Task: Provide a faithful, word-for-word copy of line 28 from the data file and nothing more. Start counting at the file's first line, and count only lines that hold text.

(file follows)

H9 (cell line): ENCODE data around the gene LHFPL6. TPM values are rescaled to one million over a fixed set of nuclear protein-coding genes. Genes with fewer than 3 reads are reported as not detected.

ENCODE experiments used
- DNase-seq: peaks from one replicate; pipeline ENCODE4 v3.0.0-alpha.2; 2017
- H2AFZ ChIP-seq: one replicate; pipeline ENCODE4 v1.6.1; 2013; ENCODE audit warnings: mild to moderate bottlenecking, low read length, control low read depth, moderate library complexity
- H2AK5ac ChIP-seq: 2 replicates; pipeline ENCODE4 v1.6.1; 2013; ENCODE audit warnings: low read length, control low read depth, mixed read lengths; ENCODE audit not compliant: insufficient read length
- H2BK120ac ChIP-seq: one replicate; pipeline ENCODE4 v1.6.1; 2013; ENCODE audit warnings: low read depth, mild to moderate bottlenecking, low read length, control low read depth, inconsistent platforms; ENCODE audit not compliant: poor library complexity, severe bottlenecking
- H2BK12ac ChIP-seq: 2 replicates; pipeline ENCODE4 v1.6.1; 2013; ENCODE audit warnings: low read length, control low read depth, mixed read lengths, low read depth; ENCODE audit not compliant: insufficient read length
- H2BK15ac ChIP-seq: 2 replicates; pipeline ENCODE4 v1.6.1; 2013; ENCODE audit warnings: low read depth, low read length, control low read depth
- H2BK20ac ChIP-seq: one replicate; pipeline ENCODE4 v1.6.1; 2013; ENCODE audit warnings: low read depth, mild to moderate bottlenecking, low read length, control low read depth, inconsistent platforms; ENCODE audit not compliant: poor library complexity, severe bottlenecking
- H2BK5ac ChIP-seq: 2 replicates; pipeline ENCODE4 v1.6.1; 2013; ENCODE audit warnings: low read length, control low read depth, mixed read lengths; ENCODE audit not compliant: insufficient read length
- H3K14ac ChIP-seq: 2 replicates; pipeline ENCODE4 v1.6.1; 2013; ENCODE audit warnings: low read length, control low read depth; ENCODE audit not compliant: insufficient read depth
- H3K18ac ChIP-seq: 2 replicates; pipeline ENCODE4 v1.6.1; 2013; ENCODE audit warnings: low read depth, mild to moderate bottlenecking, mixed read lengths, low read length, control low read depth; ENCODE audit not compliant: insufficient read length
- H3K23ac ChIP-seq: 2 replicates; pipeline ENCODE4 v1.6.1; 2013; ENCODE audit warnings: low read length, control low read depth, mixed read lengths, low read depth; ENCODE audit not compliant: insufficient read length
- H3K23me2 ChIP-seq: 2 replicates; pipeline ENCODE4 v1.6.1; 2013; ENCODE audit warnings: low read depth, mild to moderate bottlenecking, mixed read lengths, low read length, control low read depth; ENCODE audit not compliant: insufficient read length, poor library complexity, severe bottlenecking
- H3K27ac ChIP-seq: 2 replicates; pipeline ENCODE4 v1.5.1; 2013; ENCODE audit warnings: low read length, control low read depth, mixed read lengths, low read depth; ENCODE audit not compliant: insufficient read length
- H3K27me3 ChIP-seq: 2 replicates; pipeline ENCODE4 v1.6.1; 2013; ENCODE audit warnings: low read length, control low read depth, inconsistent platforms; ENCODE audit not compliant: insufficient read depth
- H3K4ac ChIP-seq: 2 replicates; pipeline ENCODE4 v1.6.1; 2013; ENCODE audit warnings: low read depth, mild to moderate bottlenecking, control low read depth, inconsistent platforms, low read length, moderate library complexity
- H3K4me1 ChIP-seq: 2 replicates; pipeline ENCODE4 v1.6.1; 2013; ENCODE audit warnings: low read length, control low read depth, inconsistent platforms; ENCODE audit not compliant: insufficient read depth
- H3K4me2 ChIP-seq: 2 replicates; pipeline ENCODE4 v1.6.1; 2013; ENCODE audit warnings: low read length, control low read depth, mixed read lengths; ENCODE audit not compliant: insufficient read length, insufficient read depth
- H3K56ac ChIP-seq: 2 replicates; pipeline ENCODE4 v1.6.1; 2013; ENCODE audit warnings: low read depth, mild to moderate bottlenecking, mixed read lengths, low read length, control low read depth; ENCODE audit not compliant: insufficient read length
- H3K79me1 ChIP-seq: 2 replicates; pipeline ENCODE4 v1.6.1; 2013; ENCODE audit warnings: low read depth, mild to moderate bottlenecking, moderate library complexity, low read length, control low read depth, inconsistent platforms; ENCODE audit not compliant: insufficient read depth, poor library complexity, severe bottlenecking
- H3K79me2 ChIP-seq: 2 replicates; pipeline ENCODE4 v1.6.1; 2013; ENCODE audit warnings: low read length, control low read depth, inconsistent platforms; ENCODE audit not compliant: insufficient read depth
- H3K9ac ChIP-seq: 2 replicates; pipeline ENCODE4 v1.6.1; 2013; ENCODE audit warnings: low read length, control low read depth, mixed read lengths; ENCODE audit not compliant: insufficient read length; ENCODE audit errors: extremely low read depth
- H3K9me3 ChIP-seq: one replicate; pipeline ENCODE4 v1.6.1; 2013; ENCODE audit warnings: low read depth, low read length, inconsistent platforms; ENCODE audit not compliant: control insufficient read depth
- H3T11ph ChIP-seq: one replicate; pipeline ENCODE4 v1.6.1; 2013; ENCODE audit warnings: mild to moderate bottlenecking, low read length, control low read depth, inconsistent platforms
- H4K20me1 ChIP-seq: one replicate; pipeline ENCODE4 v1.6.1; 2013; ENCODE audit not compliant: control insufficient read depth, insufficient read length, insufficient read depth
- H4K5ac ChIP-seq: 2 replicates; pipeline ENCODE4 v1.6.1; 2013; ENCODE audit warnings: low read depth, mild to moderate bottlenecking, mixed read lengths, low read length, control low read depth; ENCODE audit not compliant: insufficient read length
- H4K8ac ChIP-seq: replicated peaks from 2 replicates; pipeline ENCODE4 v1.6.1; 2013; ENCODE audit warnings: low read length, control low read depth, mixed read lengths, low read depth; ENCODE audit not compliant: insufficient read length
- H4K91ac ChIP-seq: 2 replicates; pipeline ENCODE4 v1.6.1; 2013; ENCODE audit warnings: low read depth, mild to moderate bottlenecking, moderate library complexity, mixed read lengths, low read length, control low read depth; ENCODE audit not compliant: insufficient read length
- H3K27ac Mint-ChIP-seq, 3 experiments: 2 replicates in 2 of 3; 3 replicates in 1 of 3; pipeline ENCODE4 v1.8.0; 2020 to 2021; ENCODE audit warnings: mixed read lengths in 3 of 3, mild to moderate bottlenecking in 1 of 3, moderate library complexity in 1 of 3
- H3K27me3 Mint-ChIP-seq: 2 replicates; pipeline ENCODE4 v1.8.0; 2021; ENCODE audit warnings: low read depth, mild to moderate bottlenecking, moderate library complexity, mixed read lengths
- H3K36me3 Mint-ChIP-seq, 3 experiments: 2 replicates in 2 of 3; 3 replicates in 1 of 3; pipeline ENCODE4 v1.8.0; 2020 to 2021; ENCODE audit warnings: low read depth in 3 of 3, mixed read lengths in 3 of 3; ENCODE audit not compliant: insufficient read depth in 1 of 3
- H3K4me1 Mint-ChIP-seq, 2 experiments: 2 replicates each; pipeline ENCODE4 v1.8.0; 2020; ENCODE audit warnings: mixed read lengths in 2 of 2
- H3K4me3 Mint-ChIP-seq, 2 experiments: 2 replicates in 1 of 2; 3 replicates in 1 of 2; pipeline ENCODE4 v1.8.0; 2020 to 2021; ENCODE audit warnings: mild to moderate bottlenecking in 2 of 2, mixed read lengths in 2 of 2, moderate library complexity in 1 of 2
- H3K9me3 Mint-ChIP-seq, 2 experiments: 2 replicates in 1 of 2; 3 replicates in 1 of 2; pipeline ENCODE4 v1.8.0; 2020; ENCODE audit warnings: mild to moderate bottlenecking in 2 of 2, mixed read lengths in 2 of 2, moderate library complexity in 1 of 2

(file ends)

- H4K8ac ChIP-seq: replicated peaks from 2 replicates; pipeline ENCODE4 v1.6.1; 2013; ENCODE audit warnings: low read length, control low read depth, mixed read lengths, low read depth; ENCODE audit not compliant: insufficient read length